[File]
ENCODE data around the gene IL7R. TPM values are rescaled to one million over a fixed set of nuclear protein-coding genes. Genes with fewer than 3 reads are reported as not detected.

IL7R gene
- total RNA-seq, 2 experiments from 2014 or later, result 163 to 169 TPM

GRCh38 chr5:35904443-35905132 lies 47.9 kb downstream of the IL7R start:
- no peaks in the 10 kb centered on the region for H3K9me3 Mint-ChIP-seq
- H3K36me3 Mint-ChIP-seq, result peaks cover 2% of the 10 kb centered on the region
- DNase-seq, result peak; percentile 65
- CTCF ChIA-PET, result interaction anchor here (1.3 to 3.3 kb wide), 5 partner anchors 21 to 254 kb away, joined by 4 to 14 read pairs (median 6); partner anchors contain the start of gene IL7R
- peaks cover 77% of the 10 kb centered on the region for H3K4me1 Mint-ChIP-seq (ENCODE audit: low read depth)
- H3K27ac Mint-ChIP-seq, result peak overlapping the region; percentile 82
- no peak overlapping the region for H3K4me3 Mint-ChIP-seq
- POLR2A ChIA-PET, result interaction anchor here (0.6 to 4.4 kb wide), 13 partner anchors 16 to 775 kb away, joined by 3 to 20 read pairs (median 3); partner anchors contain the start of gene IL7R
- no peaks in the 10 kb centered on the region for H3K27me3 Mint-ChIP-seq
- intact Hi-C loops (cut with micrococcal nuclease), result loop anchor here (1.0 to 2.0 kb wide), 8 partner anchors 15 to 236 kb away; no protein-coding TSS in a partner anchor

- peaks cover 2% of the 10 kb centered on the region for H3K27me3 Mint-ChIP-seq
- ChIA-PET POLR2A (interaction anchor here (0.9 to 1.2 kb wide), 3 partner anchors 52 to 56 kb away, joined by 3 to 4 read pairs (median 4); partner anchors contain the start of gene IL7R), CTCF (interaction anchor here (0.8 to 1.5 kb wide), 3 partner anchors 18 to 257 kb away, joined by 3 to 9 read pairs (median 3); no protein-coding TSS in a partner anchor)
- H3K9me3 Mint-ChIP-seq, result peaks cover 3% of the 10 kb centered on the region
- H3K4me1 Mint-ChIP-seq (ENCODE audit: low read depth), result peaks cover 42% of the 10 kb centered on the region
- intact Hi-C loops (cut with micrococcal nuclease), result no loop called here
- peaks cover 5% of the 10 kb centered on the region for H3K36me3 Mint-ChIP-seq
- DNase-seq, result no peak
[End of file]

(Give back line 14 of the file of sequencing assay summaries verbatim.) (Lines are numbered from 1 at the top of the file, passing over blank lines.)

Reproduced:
- intact Hi-C loops (cut with micrococcal nuclease), result loop anchor here (1.0 to 2.0 kb wide), 8 partner anchors 15 to 236 kb away; no protein-coding TSS in a partner anchor